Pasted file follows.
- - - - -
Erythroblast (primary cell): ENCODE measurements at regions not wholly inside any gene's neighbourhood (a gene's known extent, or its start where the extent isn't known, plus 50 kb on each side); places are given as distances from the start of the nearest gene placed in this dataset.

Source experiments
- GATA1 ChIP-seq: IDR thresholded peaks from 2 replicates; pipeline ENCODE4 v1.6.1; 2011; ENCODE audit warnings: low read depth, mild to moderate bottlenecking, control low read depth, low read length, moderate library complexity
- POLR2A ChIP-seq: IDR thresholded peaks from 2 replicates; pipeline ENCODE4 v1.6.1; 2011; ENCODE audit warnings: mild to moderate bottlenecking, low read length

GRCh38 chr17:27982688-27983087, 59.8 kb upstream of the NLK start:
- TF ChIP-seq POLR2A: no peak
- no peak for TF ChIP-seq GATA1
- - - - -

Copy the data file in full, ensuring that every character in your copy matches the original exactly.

Erythroblast (primary cell): ENCODE measurements at regions not wholly inside any gene's neighbourhood (a gene's known extent, or its start where the extent isn't known, plus 50 kb on each side); places are given as distances from the start of the nearest gene placed in this dataset.

Source experiments
- GATA1 ChIP-seq: IDR thresholded peaks from 2 replicates; pipeline ENCODE4 v1.6.1; 2011; ENCODE audit warnings: low read depth, mild to moderate bottlenecking, control low read depth, low read length, moderate library complexity
- POLR2A ChIP-seq: IDR thresholded peaks from 2 replicates; pipeline ENCODE4 v1.6.1; 2011; ENCODE audit warnings: mild to moderate bottlenecking, low read length

GRCh38 chr17:27982688-27983087, 59.8 kb upstream of the NLK start:
- TF ChIP-seq POLR2A: no peak
- no peak for TF ChIP-seq GATA1